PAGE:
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From a business perspective, staying at home rather than expanding abroad looks like a pretty...

From a business perspective, staying at home rather than expanding abroad looks like a pretty good strategy. At present, 150 of the 500 companies in the S&P 500 make 95% to 100% percent of their revenue inside U.S. borders. In addition, these "sold in the USA" stocks have a forward 12-month earnings growth forecast of 9.9%, above the S&P 500's 9.3%, and on average are outperforming the S&P 500 benchmark on a 12-month and 24-month basis.
Comments (7)
  • This is an age old wisdom.

     

    Thanks for the %ages! But my Cn company shares based in HK, NY with minimal investment is equivalent to the USA shares invested at 50x capital.

     

    It's all luck of the draw!
    10 May 2013, 08:22 PM Reply Like
  • Hong Kong you have to pay the triad off.
    12 May 2013, 01:07 PM Reply Like
  • Just for the purposes of discussion, one has to consider several factors before deciding if those stats make sense. For instance, we know that most US companies with truly multinational operations have a significant business with Europe, which is among the hardest hit with financial uncertainty and - well... - despair. Unemployment is north of 25% in Spain, governments throughout the region have reduced spending. Ireland, Portugal, Greece... it seems like a merry-go-round of who is next in line to be in trouble.

     

    Though we would not seem to find it plausible from the political debates on the subject, the US domestically has been doing fairly great. Our consumers aren't quick but not dead, we've found loads of oil and gas, employment and exports are improving - even though not at a pace we'd prefer. Capital costs are stunningly low for established businesses.

     

    Lastly, some US businesses just don't translate well beyond our borders. WalMart does. Bed Bath & Beyond is nearly all domestic with a small nod north and south. IBM, selling generally to the largest companies and government agencies, has to look far beyond US borders to reach its potential market. For many smaller firms, the domestic market is large enough or the complications/risks of international business simply outweigh the potential reward.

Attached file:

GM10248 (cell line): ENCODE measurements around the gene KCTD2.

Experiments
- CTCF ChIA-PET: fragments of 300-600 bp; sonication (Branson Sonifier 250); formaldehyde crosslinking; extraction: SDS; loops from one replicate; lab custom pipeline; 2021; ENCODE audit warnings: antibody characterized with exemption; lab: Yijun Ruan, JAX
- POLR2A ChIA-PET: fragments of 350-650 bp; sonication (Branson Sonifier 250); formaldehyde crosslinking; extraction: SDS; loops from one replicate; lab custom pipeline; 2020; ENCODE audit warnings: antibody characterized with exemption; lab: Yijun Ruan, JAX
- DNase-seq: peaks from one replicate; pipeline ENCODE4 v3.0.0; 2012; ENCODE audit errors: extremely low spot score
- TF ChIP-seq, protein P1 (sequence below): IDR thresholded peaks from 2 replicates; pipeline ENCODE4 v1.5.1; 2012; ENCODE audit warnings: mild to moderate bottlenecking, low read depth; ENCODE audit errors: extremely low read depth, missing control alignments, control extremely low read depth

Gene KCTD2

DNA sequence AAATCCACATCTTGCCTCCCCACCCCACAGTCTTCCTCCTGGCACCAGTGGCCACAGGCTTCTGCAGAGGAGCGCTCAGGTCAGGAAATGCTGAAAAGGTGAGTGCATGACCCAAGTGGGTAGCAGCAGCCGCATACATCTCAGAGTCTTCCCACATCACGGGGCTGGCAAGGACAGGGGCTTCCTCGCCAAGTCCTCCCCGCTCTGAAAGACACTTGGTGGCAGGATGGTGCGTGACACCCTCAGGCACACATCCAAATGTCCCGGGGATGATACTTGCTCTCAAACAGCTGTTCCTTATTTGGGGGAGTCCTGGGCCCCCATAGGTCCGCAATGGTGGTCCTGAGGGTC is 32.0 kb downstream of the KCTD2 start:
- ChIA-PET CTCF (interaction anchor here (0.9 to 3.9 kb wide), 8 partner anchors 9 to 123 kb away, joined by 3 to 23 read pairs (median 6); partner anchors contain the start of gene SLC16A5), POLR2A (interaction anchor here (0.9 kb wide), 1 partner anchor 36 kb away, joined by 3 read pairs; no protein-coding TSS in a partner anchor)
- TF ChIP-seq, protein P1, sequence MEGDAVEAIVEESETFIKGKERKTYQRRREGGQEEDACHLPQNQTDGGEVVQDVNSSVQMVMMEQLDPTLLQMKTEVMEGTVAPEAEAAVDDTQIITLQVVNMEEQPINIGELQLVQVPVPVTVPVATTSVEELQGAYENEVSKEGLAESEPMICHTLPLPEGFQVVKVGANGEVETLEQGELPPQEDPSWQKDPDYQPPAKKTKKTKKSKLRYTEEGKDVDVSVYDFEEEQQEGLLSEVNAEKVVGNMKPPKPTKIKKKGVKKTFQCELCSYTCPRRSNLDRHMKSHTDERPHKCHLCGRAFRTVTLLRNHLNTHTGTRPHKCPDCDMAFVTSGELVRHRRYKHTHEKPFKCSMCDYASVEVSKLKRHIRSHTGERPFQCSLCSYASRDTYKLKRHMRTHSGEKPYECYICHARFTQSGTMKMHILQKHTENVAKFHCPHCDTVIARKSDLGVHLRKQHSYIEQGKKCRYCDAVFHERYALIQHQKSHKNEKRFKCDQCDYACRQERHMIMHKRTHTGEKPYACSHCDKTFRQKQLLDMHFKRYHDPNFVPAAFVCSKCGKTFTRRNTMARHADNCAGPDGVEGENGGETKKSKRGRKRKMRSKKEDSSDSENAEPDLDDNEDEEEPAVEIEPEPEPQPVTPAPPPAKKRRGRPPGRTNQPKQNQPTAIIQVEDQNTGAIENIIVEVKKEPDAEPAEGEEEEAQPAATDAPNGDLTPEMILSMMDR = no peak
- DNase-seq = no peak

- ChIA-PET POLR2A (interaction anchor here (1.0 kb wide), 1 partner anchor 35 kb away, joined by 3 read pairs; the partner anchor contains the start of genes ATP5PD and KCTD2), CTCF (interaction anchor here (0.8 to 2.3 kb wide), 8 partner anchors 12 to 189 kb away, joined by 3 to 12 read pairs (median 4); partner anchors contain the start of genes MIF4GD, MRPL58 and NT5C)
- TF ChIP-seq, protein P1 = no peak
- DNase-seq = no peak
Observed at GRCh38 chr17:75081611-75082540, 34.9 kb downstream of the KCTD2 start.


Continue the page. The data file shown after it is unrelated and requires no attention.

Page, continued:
11 May 2013, 10:08 AM Reply Like
  • the only reason is all that money from the fed and from the defecit of 2T a year. 2 trillion dollars can buy a lot of stuff and that is why the sold in the USA is working slightly better than the average. Just imagine what would happen if that 2 trillion dollars are reduced to even 1 trillion dollars.
    11 May 2013, 10:19 AM Reply Like
  • So the supportive fiscal and monetary policies to avoid most of the great recession were, as some suggest, useless grandstanding? Let me check these corporate profits again, were they really so dismal?
    11 May 2013, 11:54 AM Reply Like
  • "95% to 100% percent of their revenue inside U.S. borders."

     

    That seems because the value added from abroad is so low, or costs minimally.
    11 May 2013, 09:43 PM Reply Like
  • Cheap energy, good instructure, access to ports, States give you tax breaks.
    12 May 2013, 01:06 PM Reply Like
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